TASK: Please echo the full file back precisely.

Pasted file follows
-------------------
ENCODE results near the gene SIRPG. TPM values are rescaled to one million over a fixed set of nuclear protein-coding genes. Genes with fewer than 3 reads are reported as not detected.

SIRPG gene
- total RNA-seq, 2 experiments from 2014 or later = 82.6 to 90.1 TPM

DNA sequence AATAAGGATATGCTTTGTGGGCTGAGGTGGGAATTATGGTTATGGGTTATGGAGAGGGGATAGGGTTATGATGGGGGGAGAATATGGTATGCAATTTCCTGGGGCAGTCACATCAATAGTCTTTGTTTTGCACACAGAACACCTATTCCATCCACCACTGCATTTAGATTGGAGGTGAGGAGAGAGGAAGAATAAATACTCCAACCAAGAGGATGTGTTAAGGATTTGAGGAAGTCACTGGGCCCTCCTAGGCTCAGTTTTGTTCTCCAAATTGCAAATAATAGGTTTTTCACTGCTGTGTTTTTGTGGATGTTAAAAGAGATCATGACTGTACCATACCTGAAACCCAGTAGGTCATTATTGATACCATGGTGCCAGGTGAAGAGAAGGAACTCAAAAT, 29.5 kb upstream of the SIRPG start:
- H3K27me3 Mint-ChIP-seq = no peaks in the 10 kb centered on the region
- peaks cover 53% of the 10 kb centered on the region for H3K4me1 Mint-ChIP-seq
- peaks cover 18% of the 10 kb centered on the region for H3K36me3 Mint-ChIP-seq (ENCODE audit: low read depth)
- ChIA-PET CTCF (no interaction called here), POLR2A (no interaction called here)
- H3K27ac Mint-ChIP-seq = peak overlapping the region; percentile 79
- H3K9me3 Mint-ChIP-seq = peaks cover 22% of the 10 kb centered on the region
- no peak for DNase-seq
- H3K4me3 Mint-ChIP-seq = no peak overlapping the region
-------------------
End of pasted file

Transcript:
ENCODE results near the gene SIRPG. TPM values are rescaled to one million over a fixed set of nuclear protein-coding genes. Genes with fewer than 3 reads are reported as not detected.

SIRPG gene
- total RNA-seq, 2 experiments from 2014 or later = 82.6 to 90.1 TPM

DNA sequence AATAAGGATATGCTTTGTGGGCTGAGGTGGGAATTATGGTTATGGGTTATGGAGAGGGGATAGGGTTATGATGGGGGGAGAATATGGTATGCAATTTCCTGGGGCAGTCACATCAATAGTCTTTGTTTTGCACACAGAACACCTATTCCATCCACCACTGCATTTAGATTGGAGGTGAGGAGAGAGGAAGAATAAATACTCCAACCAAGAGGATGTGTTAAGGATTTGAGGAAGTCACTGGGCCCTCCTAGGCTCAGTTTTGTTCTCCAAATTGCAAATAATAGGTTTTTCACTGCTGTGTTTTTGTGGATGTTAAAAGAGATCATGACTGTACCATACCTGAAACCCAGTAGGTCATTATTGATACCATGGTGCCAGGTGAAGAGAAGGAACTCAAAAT, 29.5 kb upstream of the SIRPG start:
- H3K27me3 Mint-ChIP-seq = no peaks in the 10 kb centered on the region
- peaks cover 53% of the 10 kb centered on the region for H3K4me1 Mint-ChIP-seq
- peaks cover 18% of the 10 kb centered on the region for H3K36me3 Mint-ChIP-seq (ENCODE audit: low read depth)
- ChIA-PET CTCF (no interaction called here), POLR2A (no interaction called here)
- H3K27ac Mint-ChIP-seq = peak overlapping the region; percentile 79
- H3K9me3 Mint-ChIP-seq = peaks cover 22% of the 10 kb centered on the region
- no peak for DNase-seq
- H3K4me3 Mint-ChIP-seq = no peak overlapping the region